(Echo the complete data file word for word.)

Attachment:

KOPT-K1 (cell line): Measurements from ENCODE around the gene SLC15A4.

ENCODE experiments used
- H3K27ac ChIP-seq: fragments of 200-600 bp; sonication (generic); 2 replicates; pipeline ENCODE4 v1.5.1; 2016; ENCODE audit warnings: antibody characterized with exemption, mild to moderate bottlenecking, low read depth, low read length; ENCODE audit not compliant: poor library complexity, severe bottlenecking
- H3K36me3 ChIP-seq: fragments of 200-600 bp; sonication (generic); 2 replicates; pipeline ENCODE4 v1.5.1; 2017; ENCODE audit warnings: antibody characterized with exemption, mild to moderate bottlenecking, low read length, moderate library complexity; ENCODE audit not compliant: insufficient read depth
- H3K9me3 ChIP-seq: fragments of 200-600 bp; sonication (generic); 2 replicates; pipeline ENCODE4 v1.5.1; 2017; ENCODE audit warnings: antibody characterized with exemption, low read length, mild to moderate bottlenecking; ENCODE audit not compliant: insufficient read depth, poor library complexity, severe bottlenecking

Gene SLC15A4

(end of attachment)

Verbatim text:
KOPT-K1 (cell line): Measurements from ENCODE around the gene SLC15A4.

ENCODE experiments used
- H3K27ac ChIP-seq: fragments of 200-600 bp; sonication (generic); 2 replicates; pipeline ENCODE4 v1.5.1; 2016; ENCODE audit warnings: antibody characterized with exemption, mild to moderate bottlenecking, low read depth, low read length; ENCODE audit not compliant: poor library complexity, severe bottlenecking
- H3K36me3 ChIP-seq: fragments of 200-600 bp; sonication (generic); 2 replicates; pipeline ENCODE4 v1.5.1; 2017; ENCODE audit warnings: antibody characterized with exemption, mild to moderate bottlenecking, low read length, moderate library complexity; ENCODE audit not compliant: insufficient read depth
- H3K9me3 ChIP-seq: fragments of 200-600 bp; sonication (generic); 2 replicates; pipeline ENCODE4 v1.5.1; 2017; ENCODE audit warnings: antibody characterized with exemption, low read length, mild to moderate bottlenecking; ENCODE audit not compliant: insufficient read depth, poor library complexity, severe bottlenecking

Gene SLC15A4